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Rickie Lee Jones and Her New Message of Hope

`Flying Cowboys,' singer's first album in five years, offers more maturity - but minus her previous spontaneity. RECORDINGS: INTERVIEW

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SHE's back - the ``Duchess of Coolsville,'' as the critics dubbed her - and she's hipper than ever. Rickie Lee Jones, beatnik sweetheart with a voice of velvet, has just completed her first album in five years, ``Flying Cowboys.'' For her fans, it was worth the wait. Like the singer herself, who is now a wife and mother, ``Cowboys'' is more mature than Jones's earlier work. This album shows her as a talented musician, and, produced by Walter Becker, it has a consistency that Jones's earlier albums lacked. Songs range from reggae (``Ghetto of My Mind'') to the spectacular title track, to smooth pop in ``Satellites'' (released as a single), a new version of the 1960s Merseybeat classic ``Don't Let the Sun Catch You Crying,'' and the melodic ``Rodeo Girl,'' on which Jones plays all instruments except drums.

Unfortunately, ``Cowboys'' lacks the quirks and spontaneity that made Jones a breath of fresh air when she hit the music scene with a splash in 1979 and won a Grammy for ``best new artist'' with her debut album, which included the hits ``Chuck E.'s in Love'' and ``Danny's All-Star Joint.'' This new album is more polished - perhaps a letdown for fans of her first work but likely to appeal to a larger audience.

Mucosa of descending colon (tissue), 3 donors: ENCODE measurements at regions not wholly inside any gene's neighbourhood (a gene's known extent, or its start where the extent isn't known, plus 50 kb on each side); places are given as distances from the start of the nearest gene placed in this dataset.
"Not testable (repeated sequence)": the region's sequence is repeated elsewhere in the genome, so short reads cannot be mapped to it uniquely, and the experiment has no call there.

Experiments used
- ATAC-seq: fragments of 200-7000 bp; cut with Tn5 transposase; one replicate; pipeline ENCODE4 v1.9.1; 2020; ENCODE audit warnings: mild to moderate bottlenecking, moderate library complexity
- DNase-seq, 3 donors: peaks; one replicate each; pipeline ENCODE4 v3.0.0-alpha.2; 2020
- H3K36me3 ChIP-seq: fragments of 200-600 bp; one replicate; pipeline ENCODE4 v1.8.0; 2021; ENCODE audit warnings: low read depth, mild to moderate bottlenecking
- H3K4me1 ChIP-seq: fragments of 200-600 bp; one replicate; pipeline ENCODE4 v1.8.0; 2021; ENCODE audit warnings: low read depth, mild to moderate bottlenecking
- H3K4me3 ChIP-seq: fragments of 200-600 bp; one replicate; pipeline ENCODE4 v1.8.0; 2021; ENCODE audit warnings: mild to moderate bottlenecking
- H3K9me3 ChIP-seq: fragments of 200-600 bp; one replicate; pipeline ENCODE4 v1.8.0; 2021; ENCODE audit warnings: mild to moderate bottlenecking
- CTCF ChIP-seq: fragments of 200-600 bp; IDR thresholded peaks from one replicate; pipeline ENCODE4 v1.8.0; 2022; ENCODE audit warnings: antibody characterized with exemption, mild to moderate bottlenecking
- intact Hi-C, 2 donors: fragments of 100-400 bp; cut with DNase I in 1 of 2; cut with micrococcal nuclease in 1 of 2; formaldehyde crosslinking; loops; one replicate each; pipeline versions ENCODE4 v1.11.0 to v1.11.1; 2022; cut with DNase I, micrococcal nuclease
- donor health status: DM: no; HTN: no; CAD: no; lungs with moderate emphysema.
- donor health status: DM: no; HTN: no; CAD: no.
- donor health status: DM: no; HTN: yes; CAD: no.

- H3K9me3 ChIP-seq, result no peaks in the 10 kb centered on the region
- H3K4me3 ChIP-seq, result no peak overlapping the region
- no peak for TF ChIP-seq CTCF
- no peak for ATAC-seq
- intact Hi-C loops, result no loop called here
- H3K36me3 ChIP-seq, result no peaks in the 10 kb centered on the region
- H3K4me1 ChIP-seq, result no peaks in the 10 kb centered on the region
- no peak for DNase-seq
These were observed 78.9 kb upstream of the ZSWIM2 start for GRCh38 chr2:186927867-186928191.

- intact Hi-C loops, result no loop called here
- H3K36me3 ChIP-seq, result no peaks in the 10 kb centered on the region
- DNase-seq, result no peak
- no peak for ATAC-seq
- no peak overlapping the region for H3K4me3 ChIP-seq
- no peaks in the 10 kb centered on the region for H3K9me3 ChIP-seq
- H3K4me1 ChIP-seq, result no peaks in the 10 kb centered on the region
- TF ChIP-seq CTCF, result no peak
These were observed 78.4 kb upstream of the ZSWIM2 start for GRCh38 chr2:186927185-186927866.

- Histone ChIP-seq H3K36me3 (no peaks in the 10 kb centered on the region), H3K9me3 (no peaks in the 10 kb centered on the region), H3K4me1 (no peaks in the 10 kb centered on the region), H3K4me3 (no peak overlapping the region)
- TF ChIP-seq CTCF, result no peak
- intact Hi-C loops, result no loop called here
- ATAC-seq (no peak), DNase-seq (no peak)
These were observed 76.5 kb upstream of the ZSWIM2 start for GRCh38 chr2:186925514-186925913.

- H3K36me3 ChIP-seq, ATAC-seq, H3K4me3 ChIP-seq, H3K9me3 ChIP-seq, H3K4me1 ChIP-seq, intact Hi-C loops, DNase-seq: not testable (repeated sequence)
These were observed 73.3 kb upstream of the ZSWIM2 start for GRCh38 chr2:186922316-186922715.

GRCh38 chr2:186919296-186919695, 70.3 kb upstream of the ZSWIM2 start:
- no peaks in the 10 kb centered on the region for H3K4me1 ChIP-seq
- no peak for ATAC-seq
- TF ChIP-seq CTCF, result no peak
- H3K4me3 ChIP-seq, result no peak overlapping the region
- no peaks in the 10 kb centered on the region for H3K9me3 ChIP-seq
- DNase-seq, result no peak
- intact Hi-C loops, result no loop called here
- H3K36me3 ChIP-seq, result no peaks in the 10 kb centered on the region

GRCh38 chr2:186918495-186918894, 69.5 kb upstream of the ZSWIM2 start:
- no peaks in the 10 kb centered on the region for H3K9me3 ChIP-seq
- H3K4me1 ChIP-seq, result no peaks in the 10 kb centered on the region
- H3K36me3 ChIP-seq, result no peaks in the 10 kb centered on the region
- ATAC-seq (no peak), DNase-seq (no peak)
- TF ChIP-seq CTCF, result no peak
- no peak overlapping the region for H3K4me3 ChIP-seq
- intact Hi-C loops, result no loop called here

Reached by phone at home in southern California, the singer spoke about her music, about growing up, and about the loves of her life: her husband, musician Pascal Nabet-Meyer (whom she met in Tahiti when she was looking for a ride to the Gauguin museum), and their two-year-old daughter, Charlotte Rose.

``I think it's simpler, more defined musically,'' says Jones of ``Cowboys.'' The songs are still stories about people - her specialty - but they're shorter and more contained.

Jones, who describes herself as ``a jazz singer who writes stories,'' says that half the time she writes music first; other times the lyrics inspire the music.

``Sometimes they take years, and sometimes they take a week,'' she says, laughing and adding quickly in her characteristic self-cross-check: ``Well, I don't know if they take a week. One probably took a week.''

When she's not making her own music, Jones is most likely listening to her old ``heroes'' John Lennon, Frank Sinatra, Van Morrison or to new bands like Blue Nile from Scotland and the Pogues from Ireland.

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